Monday, July 20, 2015

Software boutiques have potential to take the party away from big IT services companies

You cannot stop automation so says the below comic strip.

In the computer age, development of software too is seeing lot of automation. For example, developing a website for a new company/business is a matter of few days task now but it was a couple of month’s project a decade ago. A business user is able to manage much of the applications his company uses when compared to a big support team required to run the same. This means the same work is done by less people supporting it.

Today ET reported that Barclays plans to cut more than 30,000 jobs citing redundancy. (Read more at:
Barclays is not alone. Much of the companies in BFSI (Banking, Financial Services and Insurance) are able to reduce the support staff, thanks to IT automation wave. It is nothing a new phenomenon. Bill Gates had warned about it in an interview. “People Don't Realize How Many Jobs Will Soon Be Replaced By Software Bots” (Link:

When IT jobs went offshore (or ‘Bangaloored’) India had benefited greatly through big 4 IT firms. Now the same jobs are being automated. New technologies and platforms are creating fewer new jobs than the number of jobs they are obsoleting. Hiring in big IT firms is slowing down. But the number of start-ups setting up shop is seeing a huge increase. ”Indian IT is a victim of its success” said Mohandas Pai (Read more at: Indian IT industry in the last two decades had created a big pool of talent while it drove productivity across all industries (majorly BFSI) where IT solutions were implemented. Those employees who understood the technology, needs of the customers are venturing out to become entrepreneurs. An estimate says, India has some 18,000 start-ups, expanding at the rate of 4,000 start-ups a year. Since Bangalore is already a home to many of the techies, they are creating companies in their neighborhood quite similar to the phenomenon of Silicon Valley. (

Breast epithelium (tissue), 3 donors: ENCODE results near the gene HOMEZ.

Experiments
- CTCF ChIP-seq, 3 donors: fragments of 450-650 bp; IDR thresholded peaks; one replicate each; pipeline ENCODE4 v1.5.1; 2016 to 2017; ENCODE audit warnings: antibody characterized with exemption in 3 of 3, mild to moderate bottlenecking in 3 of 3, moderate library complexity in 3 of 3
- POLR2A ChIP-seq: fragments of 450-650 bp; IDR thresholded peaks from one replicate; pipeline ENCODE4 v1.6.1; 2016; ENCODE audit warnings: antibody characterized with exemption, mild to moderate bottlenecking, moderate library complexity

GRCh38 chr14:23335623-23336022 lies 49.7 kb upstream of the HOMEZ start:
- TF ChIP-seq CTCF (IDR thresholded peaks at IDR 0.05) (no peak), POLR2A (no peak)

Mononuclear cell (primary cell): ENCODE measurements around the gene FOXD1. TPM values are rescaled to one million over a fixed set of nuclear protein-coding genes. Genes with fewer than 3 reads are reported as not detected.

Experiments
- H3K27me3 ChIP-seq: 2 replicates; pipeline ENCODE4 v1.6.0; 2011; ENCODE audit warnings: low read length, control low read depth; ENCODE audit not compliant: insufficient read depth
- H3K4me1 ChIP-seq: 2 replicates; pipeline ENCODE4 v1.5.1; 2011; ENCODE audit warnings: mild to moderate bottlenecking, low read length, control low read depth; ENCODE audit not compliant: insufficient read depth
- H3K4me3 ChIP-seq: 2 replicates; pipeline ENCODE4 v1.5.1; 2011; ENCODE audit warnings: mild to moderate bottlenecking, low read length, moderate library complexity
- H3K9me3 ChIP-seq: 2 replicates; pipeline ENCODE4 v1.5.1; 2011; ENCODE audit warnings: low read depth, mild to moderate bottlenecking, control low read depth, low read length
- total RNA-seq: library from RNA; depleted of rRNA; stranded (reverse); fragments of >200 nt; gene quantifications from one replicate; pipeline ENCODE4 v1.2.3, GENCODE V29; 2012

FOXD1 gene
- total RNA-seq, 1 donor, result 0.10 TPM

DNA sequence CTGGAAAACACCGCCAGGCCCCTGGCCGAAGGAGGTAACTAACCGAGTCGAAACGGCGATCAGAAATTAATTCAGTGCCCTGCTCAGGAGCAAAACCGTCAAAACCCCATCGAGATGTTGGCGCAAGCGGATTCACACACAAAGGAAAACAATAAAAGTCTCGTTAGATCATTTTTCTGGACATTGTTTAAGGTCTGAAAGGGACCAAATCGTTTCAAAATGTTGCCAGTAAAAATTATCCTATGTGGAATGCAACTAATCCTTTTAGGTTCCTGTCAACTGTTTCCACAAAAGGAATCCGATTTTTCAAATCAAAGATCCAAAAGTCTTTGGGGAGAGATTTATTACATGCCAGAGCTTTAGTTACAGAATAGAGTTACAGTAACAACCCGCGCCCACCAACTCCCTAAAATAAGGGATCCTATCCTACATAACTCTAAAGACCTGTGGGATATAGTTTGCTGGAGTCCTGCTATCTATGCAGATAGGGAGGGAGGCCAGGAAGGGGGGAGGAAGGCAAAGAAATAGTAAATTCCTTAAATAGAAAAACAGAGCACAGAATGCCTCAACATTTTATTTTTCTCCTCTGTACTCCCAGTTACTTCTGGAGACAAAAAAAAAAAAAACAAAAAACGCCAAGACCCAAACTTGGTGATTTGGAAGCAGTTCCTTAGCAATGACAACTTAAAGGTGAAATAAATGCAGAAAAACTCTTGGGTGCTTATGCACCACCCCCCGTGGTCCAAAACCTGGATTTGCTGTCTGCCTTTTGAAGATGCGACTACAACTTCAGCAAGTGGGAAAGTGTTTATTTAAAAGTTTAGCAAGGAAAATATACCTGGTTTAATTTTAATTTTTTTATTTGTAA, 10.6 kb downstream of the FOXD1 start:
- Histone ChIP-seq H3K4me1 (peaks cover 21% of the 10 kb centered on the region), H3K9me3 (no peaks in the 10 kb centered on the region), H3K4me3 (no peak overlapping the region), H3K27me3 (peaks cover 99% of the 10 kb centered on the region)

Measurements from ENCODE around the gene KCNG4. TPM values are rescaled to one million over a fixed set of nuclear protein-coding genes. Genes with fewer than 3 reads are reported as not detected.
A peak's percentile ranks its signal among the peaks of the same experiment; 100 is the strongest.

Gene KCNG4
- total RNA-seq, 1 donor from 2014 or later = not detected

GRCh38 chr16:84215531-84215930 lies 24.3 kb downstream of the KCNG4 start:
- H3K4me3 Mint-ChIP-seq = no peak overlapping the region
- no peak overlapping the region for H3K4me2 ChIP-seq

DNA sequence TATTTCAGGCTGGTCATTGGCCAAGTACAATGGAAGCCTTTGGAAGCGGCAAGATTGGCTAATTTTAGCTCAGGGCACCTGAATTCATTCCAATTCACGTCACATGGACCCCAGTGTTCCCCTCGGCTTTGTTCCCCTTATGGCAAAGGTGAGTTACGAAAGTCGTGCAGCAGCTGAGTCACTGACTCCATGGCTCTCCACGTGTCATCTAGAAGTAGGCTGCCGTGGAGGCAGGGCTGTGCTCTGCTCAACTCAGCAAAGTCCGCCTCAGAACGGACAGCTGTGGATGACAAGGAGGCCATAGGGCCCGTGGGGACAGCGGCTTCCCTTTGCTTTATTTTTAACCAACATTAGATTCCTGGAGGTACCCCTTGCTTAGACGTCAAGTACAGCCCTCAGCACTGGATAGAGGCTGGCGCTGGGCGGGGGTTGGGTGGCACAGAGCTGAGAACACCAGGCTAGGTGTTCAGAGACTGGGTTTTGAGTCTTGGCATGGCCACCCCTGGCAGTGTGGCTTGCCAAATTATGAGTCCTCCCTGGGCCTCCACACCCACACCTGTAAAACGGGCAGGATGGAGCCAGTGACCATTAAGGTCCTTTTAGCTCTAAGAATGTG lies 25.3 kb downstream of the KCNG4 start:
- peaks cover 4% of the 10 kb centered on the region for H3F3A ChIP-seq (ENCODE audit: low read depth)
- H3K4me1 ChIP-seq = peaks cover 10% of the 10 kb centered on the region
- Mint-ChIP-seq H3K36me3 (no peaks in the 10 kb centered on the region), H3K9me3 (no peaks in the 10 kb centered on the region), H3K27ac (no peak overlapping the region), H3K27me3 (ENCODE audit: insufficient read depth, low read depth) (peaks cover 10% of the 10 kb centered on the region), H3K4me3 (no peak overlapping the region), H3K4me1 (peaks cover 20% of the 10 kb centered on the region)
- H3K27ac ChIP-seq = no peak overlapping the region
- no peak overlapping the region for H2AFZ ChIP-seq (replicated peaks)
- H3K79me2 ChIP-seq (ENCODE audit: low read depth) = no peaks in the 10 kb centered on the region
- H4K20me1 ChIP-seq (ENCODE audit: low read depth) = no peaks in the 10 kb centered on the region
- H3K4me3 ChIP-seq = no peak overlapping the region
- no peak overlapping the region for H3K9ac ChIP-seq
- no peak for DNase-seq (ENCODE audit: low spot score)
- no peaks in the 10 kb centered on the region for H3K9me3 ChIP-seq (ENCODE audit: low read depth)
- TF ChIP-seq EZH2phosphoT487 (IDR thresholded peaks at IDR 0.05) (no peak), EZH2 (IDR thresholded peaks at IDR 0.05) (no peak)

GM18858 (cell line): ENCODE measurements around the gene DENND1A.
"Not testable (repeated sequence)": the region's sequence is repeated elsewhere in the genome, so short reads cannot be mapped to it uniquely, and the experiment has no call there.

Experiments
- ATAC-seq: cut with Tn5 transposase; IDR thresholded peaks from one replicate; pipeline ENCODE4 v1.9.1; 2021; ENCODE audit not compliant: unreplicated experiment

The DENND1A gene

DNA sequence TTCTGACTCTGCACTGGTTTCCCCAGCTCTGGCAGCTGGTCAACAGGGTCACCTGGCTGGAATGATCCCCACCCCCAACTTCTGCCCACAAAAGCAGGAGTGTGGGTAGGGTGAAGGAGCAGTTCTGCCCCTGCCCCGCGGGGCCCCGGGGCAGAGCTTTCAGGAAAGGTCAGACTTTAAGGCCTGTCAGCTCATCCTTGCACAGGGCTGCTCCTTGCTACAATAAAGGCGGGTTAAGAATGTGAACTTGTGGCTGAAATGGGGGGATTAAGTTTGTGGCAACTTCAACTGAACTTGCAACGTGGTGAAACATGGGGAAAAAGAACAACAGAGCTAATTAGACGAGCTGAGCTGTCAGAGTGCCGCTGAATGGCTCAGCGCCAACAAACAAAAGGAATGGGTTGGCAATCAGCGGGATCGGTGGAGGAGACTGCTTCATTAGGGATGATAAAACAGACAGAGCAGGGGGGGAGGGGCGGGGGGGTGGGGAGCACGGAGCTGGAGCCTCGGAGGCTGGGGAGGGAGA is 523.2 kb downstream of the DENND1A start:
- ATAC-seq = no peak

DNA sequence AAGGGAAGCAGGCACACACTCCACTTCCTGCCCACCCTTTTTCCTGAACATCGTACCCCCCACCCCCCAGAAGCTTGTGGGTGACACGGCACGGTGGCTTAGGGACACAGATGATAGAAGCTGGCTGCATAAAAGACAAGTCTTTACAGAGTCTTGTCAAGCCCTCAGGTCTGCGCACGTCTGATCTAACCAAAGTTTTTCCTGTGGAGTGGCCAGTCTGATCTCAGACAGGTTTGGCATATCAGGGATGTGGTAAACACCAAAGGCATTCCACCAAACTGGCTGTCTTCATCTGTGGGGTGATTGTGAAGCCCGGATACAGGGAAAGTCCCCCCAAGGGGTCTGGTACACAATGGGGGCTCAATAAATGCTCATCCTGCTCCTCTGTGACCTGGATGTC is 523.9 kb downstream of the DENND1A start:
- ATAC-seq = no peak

All of these start-ups may not see great success but they are at the forefront in driving the technology. Some of them are innovative, flexible and cost effective. They may not grow big to be another TCS as it is not in their design and they are focused on a specific market segment instead of a wider portfolio. But when they see success it is most likely at the cost of bigger and established firms. IT budgets are closely monitored by major businesses of the world. The total spend do not grow at double digits now. So the market is not getting bigger every passing year for both big firms and start-ups to make money. As the market saturates, market share sets the winners apart from losers.

Much of the business data is moved to internet with the rise of web based applications replacing desktop run programs swiftly. The advantage of ‘body-shopping’ the bigger firms have would not give them any more upper hands over smaller firms in processing that data now. Cloud applications are making it easier through pay per use models avoiding heavy investments in IT infrastructure. Transformation is underway; it is a matter of time before the landscape changes. Now start-ups mostly funded by venture capitalists or founders themselves are not yet a dent on big firm’s earnings, they are mostly sharing the snacks. But they have all the potential of snatching the lunches from the big firms.

What do you think of Mu Sigma, a humble startup now employs a few thousand data scientists? Did big firms find the niche segment of analytics uninteresting? I think they did not play it right, so missed the bus. Acquiring successful startups and merging them into bigger companies may not always work as the culture required would be different and the margin structures do not allow a smoother integration. So the big may not continue to get bigger as they will have to share their meal with numerous small players. If they ignore small players, it will be at their risk.